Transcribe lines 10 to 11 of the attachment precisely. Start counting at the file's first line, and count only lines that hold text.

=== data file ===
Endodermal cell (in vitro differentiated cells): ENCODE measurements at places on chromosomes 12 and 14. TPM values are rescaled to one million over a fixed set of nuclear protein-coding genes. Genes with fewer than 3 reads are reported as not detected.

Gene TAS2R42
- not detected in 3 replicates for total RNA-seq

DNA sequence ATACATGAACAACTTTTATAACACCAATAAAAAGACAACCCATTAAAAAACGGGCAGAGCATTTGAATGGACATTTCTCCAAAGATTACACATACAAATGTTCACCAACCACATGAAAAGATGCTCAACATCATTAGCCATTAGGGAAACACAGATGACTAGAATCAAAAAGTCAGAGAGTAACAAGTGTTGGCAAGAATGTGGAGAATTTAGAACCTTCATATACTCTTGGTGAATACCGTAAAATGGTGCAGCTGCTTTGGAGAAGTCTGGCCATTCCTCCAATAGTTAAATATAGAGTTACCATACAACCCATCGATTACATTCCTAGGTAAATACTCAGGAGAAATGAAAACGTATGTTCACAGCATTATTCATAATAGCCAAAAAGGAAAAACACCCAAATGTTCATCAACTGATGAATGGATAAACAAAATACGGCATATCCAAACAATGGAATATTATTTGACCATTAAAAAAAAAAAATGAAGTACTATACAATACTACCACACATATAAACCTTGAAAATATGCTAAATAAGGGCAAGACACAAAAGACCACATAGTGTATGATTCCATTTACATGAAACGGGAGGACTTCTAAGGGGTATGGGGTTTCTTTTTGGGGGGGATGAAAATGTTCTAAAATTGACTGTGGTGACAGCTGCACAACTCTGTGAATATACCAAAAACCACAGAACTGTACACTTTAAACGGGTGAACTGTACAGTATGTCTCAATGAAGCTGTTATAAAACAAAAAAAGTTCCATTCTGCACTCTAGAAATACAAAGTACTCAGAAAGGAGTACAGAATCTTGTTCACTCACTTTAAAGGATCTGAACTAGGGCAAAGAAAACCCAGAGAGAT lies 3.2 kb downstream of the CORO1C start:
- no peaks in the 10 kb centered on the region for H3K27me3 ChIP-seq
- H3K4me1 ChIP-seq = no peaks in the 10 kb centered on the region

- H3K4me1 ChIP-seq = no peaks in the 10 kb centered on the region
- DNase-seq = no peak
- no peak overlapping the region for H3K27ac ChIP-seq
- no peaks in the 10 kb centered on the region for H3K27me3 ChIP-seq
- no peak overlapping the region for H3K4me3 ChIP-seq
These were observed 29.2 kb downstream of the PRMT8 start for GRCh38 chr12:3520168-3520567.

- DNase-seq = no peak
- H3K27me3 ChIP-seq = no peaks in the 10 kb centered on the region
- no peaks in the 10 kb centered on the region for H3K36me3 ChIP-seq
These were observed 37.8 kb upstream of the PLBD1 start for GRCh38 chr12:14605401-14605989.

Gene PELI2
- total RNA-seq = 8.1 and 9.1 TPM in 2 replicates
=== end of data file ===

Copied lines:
- no peaks in the 10 kb centered on the region for H3K27me3 ChIP-seq
- no peak overlapping the region for H3K4me3 ChIP-seq